RainXchange: Modular Underground Rainwater Cistern

Green Architect

Rainwater cisterns are a great way to collect large amount of water to reuse in your home are garden — unfortunately most cisterns are very big, have a large footprint and typically don't look very good... It's this problem that RainXchange is going to solve: underground rainwater collection. It easily integrates into landscaping and is perfect for those who don't like the look of a cistern or who are tight on space.

The Aquascape RainXchange is a subsurface rainwater harvesting system that filters and stores rainwater with zero-footprint. By using a fountain-like feature integrated into your landscape, the water is constantly recirculated to prevent stagnation and bacteria growth.

The RainXchange system works by connecting your downspouts to a collection tank, which is then directed to a series of modular underground basins where the water is filtered and stored. The basins are modular to accommodate a variety of site applications and sizes. To keep the water constantly moving it is recirculated through a decorative pond or water fountain that is run by a very high efficiency pump. The system can be installed under landscaped areas or even under permeable pavers as additional means of capturing stormwater. The RainXchange system can be used with a simple hand-held hose irrigation or even connected to more complex irrigation systems. Any water overflow or excess is simply redirected and absorbed by underground soil.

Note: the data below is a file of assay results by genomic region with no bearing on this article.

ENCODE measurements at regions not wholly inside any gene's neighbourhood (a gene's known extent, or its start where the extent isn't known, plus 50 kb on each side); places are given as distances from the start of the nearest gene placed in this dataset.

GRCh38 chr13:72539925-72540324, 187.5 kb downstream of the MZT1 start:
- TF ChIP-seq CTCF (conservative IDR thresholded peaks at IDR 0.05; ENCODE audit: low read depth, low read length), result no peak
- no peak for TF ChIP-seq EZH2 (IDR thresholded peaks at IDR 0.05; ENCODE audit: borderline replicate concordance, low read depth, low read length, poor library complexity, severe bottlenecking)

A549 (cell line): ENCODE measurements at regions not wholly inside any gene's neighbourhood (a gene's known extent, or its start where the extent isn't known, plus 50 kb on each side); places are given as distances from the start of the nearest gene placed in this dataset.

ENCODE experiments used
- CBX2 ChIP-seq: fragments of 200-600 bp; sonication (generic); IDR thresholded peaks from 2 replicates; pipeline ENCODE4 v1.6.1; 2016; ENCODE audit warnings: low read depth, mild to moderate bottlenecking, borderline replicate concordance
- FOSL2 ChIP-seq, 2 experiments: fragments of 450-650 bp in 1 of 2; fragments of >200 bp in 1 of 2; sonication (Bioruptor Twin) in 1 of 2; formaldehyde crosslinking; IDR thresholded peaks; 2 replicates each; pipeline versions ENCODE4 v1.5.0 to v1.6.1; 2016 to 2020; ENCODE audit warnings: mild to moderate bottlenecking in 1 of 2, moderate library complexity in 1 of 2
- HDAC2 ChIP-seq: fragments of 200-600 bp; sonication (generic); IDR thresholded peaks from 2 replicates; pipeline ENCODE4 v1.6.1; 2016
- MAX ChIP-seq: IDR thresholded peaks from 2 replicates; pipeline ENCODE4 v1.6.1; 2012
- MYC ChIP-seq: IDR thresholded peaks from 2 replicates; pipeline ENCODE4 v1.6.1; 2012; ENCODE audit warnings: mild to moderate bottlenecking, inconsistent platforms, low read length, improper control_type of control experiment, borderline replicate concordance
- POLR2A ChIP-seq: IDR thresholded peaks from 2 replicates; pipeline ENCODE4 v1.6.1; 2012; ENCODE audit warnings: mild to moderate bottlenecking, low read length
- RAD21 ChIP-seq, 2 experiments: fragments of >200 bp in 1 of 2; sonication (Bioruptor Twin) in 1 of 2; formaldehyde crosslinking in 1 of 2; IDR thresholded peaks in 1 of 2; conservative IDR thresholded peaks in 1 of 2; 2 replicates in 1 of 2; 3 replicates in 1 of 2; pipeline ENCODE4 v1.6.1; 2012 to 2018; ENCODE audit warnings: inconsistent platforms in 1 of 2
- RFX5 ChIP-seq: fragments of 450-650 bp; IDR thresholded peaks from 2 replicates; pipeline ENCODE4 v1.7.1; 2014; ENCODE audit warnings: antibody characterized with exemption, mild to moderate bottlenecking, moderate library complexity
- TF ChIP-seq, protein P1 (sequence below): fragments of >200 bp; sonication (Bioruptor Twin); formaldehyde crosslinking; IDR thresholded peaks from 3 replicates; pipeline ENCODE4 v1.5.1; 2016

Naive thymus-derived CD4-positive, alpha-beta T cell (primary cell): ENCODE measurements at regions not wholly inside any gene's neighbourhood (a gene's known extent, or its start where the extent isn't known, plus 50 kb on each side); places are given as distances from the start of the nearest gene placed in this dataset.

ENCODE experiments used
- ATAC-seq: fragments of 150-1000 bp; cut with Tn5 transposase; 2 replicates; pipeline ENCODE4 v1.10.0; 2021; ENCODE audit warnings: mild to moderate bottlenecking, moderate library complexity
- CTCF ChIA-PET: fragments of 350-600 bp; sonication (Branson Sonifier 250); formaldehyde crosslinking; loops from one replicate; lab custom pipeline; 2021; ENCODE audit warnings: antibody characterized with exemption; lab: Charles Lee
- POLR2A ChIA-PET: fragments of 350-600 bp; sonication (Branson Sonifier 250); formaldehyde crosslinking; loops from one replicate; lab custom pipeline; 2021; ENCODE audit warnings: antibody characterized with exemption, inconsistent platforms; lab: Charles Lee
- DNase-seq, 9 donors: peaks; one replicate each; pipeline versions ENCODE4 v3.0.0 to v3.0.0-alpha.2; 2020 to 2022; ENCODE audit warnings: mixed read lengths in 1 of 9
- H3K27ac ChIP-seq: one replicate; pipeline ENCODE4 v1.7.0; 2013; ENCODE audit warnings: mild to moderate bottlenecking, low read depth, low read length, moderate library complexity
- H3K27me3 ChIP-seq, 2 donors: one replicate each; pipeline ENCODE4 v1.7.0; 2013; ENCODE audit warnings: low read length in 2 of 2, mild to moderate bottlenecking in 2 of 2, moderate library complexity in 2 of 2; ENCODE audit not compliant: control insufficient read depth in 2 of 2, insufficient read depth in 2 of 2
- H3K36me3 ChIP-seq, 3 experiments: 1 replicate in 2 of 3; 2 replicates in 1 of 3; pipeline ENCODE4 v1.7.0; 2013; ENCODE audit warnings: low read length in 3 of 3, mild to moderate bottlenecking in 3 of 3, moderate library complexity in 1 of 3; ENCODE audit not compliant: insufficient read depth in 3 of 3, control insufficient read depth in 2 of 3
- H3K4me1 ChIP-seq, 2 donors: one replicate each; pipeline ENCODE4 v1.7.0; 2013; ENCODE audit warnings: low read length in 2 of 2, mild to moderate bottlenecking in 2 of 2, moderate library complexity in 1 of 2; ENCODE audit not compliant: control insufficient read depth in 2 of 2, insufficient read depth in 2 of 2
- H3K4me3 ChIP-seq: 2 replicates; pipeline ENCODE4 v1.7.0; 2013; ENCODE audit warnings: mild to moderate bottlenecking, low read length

According to Aquascape 1-inch of rainfall on a 2,000 square-foot residential roof generates 1,250 gallons of water that can be reused; that same roof in a region receiving 30-inches of annual rainfall generates 41,000 gallons of reusable water. That's a lot of water to reuse!

The benefits are numerous: a decorative water feature instead of a large ugly cistern, and rainwater collection with no above-ground footprint. Collecting rainwater not only reduces the need for fresh potable water for landscaping and grey water uses, but it also reduces demand on municipal water systems.

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(Images via RainXchange)